In case you missed it — and apparently, many Americans did — the president gave his State of the Union speech on Tuesday night. Among his proposals in the speech was raising the federal minimum wage. He talked about this idea the next day, too, on a visit to a Costco in Lanham, MD:
And as I said last night, to every governor, mayor, state legislator out there, if you want to take the initiative to raise your minimum wage laws to help more hardworking Americans make ends meet, then I’m going to be right there at your side.
While Congress decides whether it’s going to raise the minimum wage or not, people outside Washington are not waiting for Congress. And I’m not, either. So as a chief executive, I’m going to lead by example. In the coming weeks, I will issue an executive order requiring federal contractors to pay their federally funded employees on new contracts a fair wage of at least $10.10 an hour. Because if you cook our troops’ meals and wash their dishes, you shouldn’t have to live in poverty.
Let’s accept this premise: nobody wants anybody to live in poverty. But is raising the minimum wage the best way to help those in that economic class?
Conservatives like to point out that raising the minimum wage can hurt job creation, and this claim is backed up by economic studies, even some done by proponents of raising the wage. For example, the Economic Policy Institute (chairman: AFL-CIO President Richard L. Trumka) produced a 2009 briefing paper proposing indexing the minimum wage to growth in average wages. But even this paper acknowledges the many studies showing a negative impact on employment, countering with a few studies showing otherwise and concluding that any negative impacts are small and outweighed by positive results, of course:
“…despite the volume of empirical work on the minimum wage, there is no consensus whether the employment impact is positive or negative, just that it is small. So, while the question about whether the effect is slightly below zero, at zero, or slightly above zero may be an important one among econometricians, for policy makers it is hard to avoid the conclusion that the benefits far outweigh the costs.”
Well, actually it’s not hard to avoid that conclusion if you look at those negative employment statistics in the various studies even EPI has the honesty to cite. In a sluggish economy, negative employment statistics have great meaning to those struggling to start climbing the economic ladder.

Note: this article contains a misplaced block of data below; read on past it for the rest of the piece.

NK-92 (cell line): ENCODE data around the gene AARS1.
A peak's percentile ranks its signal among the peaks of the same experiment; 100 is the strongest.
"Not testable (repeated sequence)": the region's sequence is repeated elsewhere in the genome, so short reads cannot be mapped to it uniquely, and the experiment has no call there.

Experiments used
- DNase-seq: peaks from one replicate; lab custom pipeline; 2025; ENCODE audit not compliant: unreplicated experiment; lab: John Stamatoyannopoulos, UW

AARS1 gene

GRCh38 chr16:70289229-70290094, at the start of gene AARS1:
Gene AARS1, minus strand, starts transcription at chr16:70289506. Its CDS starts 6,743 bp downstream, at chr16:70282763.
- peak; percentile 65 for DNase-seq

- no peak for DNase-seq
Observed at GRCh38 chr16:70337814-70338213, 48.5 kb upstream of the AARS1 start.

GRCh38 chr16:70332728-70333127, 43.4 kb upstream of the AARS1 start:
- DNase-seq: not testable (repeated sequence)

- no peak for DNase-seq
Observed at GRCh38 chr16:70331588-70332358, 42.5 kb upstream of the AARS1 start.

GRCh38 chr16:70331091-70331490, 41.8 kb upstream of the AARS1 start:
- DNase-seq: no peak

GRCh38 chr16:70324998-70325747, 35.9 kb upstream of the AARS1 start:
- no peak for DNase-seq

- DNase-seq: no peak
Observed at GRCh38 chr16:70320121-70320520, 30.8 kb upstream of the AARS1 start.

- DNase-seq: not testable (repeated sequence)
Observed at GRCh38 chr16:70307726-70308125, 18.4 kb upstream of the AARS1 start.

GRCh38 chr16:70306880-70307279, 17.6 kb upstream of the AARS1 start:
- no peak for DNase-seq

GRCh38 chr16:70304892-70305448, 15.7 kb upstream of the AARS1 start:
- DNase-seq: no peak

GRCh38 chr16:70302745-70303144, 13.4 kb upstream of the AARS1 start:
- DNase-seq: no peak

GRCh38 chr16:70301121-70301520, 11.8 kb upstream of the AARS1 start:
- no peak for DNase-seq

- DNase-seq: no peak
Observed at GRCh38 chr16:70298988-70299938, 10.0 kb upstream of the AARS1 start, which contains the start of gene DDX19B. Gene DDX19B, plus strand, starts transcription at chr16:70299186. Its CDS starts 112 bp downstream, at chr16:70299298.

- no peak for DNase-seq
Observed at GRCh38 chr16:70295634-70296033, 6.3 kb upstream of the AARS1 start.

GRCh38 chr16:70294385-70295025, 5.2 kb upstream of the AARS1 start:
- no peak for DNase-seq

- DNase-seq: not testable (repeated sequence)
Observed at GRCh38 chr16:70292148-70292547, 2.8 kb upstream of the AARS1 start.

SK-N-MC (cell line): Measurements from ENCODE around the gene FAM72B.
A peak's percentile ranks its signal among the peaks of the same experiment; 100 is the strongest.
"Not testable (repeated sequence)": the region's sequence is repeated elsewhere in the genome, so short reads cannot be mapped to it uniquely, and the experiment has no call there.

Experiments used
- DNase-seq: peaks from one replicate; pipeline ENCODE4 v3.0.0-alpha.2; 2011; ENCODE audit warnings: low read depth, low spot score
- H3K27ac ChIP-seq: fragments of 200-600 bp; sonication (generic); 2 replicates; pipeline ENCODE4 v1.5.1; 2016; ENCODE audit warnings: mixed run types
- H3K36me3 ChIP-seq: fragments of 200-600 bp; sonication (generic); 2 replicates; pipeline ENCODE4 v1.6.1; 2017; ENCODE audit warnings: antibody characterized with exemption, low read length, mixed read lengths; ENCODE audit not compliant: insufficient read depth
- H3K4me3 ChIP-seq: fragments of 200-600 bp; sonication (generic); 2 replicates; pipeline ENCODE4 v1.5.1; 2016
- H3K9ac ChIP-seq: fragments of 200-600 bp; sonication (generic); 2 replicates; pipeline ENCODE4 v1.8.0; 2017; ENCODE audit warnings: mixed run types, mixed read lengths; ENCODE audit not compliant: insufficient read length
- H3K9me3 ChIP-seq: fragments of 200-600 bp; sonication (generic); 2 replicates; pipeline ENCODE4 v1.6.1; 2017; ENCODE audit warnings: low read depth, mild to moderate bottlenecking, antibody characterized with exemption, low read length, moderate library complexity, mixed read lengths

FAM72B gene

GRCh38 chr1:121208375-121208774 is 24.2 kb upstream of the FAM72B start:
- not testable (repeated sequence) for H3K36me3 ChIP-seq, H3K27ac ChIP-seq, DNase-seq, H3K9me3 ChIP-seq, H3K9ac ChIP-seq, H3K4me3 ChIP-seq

But the problem is that making this case to the general public is hard. They don’t see the jobs not created. They only know what they are experiencing, and if they work at minimum wage, or know others who do, it’s tough for them to visualize a negative impact on their lives by raising it.
Here’s one: the costs of goods and services go up when the minimum wage is raised, and this has a disparate impact on poor households. If an employer is faced with higher production costs, he’s unlikely to take a hit on profits. He’ll raise the prices of his products and services, and the public will pay. The Hoover Institute has studied this issue and concludes that such increases in prices disparately impact the poor, especially considering the fact that most minimum wage works do not live in households at the poverty level. In other words, while minimum wage workers who don’t live in poor households see their wages go up, people in poor households see their prices go up, too. Says the Hoover Institute’s senior fellow Thomas E. MaCurdy:
Who pays the higher prices to cover costs? A comprehensive analysis of the 1996 federal hike in the minimum wage estimates that prices rose on a broad range of commodities to fund this increase and that families of all income groups purchase these goods. Families in the lowest 20 percent of the income distribution pay annually an average of $61 in higher commodity costs, whereas families in the highest 20 percent pay only $150 more. The implied coverage of costs is at least as regressive as a conventional sales tax. Moreover, nearly 75 percent of poor families receive no additional earnings, but all paid higher costs following the minimum wage.
To put it more bluntly: raising the minimum wage hurts the working poor by cutting off job opportunities and raising the prices of goods and services they consume.
So, President Barack Obama and his liberal allies might like to think they are aiding the poor by proposing a minimum wage hike. In reality, the only folks they’re guaranteed to help are pitiful politicians in search of sweet-sounding proposals that might boost their own images.